The partition coefficient of the ester in question is important because is effects how long the drug itself stays in the system. If the testosterone transfers too quickly from the oil to the blood, the result is a sudden spike in testosterone which then rapidly drops once the dose has been used up. In the example of free testosterone injected into the muscle from a water suspension (as in Aquiviron, mentioned above), the testosterone is essentially immediately available to the bloodstream due to its low partition coefficient, and thus there is an immediate spike of testosterone which is used up quickly in the body.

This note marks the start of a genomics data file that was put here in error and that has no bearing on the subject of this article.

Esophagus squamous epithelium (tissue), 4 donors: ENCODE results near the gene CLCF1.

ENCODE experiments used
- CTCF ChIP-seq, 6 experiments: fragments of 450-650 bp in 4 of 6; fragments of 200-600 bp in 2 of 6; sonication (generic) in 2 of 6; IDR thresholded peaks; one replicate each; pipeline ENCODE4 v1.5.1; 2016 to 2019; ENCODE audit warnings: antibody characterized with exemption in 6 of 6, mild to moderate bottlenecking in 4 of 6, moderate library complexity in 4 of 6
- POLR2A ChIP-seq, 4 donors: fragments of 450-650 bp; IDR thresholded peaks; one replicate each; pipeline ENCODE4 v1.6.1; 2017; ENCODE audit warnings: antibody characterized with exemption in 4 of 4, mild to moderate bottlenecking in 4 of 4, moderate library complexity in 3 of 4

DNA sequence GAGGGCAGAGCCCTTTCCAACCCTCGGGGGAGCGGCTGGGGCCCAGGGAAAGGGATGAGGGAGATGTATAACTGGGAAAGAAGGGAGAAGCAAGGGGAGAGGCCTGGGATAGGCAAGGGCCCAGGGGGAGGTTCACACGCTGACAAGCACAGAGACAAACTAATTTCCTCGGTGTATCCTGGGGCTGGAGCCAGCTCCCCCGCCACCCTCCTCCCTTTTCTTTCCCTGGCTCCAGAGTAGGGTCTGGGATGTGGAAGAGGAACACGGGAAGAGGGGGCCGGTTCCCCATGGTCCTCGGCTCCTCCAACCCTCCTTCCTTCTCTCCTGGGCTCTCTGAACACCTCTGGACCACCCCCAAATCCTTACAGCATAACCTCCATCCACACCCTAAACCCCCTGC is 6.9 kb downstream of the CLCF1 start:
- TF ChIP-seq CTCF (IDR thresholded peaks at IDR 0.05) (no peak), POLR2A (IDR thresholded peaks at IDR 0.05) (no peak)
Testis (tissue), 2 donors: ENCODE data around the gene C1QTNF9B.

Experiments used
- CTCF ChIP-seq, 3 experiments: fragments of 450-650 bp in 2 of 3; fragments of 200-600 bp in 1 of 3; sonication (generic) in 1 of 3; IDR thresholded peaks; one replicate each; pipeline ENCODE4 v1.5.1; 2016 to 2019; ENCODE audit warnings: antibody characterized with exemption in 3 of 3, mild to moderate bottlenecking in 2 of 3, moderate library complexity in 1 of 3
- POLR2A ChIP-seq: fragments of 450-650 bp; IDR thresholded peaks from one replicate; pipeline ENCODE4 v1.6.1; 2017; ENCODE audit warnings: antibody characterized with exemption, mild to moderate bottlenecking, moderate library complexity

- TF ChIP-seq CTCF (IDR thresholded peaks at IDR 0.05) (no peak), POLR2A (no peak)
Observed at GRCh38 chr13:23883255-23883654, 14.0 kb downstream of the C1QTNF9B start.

There are no available data on the presence of fluticasone propionate in human milk, the effects on the breastfed child, or the effects on milk production. Other corticosteroids have been detected in human milk. However, fluticasone propionate concentrations in plasma after inhaled therapeutic doses are low and therefore concentrations in human breast milk are likely to be correspondingly low [see Clinical Pharmacology ()] . The developmental and health benefits of breastfeeding should be considered along with the mother’s clinical need for Flovent HFA and any potential adverse effects on the breastfed child from Flovent HFA or from the underlying maternal condition.